INDIAN LAW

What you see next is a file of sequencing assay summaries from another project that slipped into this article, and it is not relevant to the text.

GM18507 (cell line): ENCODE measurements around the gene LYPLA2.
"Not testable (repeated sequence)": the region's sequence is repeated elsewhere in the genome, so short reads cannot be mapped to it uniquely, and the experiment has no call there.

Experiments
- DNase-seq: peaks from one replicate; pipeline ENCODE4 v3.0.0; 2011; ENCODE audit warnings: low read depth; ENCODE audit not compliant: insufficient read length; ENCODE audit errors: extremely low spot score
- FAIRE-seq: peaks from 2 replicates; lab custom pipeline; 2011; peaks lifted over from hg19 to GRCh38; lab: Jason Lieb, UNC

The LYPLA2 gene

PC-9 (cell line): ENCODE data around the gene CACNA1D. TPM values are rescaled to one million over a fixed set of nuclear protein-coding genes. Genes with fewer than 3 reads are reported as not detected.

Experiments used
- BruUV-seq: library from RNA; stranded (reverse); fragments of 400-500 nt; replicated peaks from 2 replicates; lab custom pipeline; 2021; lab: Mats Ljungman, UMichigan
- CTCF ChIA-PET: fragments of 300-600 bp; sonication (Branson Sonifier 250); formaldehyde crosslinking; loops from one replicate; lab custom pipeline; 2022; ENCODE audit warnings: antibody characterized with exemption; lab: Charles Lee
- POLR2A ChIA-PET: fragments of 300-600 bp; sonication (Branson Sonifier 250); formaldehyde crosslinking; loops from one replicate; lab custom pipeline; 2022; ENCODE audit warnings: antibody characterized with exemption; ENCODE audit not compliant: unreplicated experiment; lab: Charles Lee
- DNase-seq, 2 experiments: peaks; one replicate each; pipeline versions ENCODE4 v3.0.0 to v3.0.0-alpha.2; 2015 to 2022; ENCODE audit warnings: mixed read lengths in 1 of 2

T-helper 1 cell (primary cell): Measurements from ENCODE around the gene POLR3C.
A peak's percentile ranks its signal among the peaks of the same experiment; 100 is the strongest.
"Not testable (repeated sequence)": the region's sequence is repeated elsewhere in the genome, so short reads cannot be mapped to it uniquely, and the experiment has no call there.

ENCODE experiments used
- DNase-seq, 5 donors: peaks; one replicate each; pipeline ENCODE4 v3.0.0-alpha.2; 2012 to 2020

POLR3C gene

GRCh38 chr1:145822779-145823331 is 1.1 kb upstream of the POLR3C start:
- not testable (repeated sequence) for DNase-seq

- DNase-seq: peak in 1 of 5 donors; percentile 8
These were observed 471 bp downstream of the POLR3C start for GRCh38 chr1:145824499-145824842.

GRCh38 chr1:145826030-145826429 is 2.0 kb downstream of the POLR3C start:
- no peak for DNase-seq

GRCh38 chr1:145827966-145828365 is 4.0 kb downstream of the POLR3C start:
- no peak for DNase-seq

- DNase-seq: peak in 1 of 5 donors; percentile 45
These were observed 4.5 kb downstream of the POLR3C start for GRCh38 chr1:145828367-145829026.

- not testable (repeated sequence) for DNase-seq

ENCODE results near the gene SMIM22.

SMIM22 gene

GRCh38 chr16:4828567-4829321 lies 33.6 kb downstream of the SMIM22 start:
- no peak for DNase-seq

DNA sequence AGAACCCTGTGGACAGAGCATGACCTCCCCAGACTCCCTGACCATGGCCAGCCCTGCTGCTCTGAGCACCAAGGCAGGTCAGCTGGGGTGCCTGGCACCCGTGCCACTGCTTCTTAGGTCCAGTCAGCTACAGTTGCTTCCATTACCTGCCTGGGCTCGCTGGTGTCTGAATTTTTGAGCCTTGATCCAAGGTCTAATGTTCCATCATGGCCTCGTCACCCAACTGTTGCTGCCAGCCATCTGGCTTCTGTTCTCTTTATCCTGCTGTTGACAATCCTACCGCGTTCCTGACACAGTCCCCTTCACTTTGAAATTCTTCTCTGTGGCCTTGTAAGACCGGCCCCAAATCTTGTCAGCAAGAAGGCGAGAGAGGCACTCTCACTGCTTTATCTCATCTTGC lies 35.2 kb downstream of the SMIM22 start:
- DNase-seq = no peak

According to the history, Ancient India represented a traditional law. Indian law is the system of the law that is practiced in India. Indian law is well documented.  India has a mixture of civil law, common law, and the customary law.  These forms were inherited since the colonial period.  The Indian law adheres to the guidance of the United Nations which are a concern with the human rights and the environmental law.  The Indian law also enforces some of the international trade laws.  In India, each religion adheres to its own laws and this makes the personal law to be complex.  Registering for divorce or marriages is not compulsory in most States in India.   The separate laws that are found in India govern the Christians, Sikhs, the Hindus, Muslims and the followers of other religions.  In Goa State, there is a uniform code and the region have a common law to divorce adoption and marriage. The Indian Supreme Court banned the triple talaq and this landmark was welcomed by the women activist. The Indian constitutional became effective in 1950 ever since it became the lengthiest written constitution in the world.  The constitution does not contain the Indian administrative provisions only but it also has the provisions from other constitutions over the world. The Indian constitution has the details of the administration of both Union and States.  The federal structure of the government is well elaborated in the constitution and it also defines clearly the powers of both law and the executive powers of Federal and State. The Indian Penal code forms the backbone of Indian Criminal law that was formulated in 1860 by British Raj.  According to the Indian Supreme Court ruling of 2011, the criminal defendant has a right to counsel.  The capital punishment is legal according to Indian Law.  The Indian labor law has been criticised by the World Bank as it is one of the comprehensive laws in the world.

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